Presentation on theme: "Telescopes: Augmenting the Eye Text, Chapter 4 Thanks to: howstuffworks.com bbc/science."— Presentation transcript:
Telescopes: Augmenting the Eye Text, Chapter 4 Thanks to: howstuffworks.com bbc/science
A telescope is a device used to magnify distant objects. Telescopes come in all shapes and sizes, from a little plastic tube you buy at a toy store for $2, to the Hubble Space Telescope, which weighs several tons.
Most of the telescopes you see today come in one of two “flavors”: The refractor telescope, which uses glass lenses. The reflector telescope, which uses mirrors instead of the lenses. Both types accomplish exactly the same thing, but in completely different ways.
This is the simplest telescope design you could have. A big lens gathers the light and directs it to a focal point and a small lens brings the image to your eye.
To understand how telescopes work, let's ask the following question. Why can't you see an object that is far away? The answer to this question is simple: the object does not take up much space on your eye's screen (retina).
If you had a "bigger eye," you could collect more light from the object and create a brighter image, and then you could magnify part of that image so it stretches out over a larger area on your retina.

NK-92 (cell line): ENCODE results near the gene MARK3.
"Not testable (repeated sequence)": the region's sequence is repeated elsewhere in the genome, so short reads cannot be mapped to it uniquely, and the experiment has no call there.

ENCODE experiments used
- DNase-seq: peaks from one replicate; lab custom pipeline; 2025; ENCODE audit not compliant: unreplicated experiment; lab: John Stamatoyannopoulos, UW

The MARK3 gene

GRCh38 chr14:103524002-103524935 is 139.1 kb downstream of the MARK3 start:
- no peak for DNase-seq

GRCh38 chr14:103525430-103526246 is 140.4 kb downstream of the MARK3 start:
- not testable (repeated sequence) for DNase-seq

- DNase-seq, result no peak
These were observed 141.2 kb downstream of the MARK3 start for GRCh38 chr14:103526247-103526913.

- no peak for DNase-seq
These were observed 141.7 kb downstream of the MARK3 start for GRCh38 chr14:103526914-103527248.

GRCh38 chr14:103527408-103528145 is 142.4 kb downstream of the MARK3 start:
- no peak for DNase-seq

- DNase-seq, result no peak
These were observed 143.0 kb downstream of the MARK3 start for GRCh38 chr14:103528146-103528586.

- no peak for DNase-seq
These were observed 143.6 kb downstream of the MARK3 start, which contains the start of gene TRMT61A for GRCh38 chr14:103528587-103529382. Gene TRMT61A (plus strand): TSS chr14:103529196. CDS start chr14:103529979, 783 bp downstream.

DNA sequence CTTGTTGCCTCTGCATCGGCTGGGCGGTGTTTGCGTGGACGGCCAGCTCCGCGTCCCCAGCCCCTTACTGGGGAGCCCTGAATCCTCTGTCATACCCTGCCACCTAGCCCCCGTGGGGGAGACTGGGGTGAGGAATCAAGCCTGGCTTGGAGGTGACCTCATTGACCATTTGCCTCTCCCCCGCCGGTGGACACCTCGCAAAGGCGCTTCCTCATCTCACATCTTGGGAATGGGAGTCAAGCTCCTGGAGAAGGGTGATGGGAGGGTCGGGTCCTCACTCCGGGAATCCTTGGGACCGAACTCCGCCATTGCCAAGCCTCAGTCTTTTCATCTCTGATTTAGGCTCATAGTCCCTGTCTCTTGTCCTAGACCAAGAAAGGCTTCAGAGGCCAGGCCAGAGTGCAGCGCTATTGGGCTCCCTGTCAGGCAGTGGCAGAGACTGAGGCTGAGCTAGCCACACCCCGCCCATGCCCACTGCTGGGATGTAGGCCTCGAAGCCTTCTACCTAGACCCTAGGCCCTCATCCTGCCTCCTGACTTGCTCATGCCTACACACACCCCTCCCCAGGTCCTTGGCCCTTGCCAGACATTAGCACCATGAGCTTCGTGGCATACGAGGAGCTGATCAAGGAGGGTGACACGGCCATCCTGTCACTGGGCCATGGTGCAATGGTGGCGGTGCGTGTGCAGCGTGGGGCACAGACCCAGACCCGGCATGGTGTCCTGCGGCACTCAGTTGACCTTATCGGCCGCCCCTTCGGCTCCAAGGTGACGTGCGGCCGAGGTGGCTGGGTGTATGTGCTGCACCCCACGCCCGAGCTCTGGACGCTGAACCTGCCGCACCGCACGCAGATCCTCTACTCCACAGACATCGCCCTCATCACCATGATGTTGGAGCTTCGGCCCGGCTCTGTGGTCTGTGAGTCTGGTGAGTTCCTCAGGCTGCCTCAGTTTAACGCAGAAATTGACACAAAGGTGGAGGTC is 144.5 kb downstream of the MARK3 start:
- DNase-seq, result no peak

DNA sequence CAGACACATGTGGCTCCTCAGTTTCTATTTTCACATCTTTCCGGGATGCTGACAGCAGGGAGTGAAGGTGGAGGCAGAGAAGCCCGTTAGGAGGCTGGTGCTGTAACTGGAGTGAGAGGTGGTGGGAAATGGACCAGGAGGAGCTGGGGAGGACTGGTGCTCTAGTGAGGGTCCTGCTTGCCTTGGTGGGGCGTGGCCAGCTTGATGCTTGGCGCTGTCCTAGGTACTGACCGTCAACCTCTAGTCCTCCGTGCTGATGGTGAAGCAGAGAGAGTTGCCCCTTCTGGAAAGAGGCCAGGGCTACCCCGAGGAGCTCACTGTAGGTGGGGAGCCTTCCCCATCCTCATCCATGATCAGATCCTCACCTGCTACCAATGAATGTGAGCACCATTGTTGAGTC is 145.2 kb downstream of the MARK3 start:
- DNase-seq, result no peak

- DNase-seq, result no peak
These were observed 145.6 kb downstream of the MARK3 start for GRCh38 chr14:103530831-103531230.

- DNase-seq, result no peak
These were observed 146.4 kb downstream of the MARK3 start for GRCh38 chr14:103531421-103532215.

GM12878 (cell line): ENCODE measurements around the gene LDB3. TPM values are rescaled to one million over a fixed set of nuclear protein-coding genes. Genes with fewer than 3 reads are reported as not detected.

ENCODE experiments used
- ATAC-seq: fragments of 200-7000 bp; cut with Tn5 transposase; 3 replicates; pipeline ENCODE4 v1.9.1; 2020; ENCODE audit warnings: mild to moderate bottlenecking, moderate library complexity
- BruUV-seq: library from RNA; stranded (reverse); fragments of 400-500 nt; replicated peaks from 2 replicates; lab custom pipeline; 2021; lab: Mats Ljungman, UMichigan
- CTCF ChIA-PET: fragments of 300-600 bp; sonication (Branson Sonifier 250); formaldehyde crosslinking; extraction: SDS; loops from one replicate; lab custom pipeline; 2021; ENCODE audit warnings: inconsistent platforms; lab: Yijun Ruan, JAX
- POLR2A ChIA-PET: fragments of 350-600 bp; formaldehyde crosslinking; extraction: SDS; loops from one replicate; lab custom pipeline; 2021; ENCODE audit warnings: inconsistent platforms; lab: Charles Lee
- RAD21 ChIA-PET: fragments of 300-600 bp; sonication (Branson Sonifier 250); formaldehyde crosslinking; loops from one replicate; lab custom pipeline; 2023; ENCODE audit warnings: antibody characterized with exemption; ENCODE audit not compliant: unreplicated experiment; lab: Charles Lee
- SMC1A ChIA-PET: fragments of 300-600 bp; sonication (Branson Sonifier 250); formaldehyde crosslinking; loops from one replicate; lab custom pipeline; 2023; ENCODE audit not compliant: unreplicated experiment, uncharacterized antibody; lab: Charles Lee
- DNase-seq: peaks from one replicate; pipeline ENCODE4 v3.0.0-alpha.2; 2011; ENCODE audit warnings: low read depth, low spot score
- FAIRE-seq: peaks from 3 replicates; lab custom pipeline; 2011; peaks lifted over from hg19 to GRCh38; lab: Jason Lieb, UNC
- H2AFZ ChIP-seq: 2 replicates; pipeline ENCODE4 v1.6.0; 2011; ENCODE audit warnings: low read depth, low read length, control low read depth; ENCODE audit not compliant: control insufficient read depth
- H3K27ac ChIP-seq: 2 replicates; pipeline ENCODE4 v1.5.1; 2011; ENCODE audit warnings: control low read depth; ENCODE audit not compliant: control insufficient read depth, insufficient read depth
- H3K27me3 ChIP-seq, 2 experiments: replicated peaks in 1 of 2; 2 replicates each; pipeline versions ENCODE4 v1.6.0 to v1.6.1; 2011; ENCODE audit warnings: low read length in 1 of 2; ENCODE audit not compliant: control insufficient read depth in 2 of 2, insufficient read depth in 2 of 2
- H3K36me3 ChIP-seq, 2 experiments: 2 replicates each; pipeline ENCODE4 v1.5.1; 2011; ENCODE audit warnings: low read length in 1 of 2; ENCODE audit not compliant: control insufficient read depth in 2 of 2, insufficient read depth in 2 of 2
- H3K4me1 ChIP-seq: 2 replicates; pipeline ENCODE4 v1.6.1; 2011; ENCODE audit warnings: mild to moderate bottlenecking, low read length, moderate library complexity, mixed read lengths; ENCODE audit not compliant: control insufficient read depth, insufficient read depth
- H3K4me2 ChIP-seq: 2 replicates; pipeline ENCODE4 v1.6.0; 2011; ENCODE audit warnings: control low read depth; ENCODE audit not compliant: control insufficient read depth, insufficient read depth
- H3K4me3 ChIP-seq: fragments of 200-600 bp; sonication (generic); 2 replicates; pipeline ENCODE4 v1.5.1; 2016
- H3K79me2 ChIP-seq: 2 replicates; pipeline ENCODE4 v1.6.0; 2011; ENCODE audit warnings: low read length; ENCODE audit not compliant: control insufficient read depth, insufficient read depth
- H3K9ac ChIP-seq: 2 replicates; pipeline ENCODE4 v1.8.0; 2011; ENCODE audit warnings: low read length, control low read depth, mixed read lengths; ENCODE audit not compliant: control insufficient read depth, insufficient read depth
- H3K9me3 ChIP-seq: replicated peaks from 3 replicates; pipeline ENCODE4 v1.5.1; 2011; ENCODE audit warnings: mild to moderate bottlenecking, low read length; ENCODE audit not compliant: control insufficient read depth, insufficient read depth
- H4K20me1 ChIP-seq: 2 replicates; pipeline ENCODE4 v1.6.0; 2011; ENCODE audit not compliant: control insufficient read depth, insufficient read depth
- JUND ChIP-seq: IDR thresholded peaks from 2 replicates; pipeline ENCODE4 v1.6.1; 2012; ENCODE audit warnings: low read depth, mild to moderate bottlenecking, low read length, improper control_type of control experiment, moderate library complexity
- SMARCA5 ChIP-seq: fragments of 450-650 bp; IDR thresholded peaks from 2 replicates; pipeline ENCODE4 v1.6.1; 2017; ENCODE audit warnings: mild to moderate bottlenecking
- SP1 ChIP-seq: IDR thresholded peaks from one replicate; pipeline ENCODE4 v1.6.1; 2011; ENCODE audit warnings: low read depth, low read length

Two things make this “bigger eye” possible, the objective lens and the eyepiece lens.
The objective lens (in refractors ) or primary mirror (in reflectors ) collects light from a distant object and brings that light, or image, to a point or focus.
An eyepiece lens takes the bright light from the focus of the objective lens or primary mirror and "spreads it out" (magnifies it) to take up a large portion of the retina.
This is the same principle that a magnifying glass (lens) uses; it takes a small image and spreads it out over the retina of your eye so that it looks big.
When you combine the objective lens or primary mirror with the eyepiece, you have a telescope.
A telescope has two general properties: A telescope has two general properties: – how well it can collect the light – how much it can magnify the image A telescope's ability to collect light is directly related to the diameter of the lens or mirror - - the aperture -- that is used to gather light. A telescope's ability to collect light is directly related to the diameter of the lens or mirror - - the aperture -- that is used to gather light.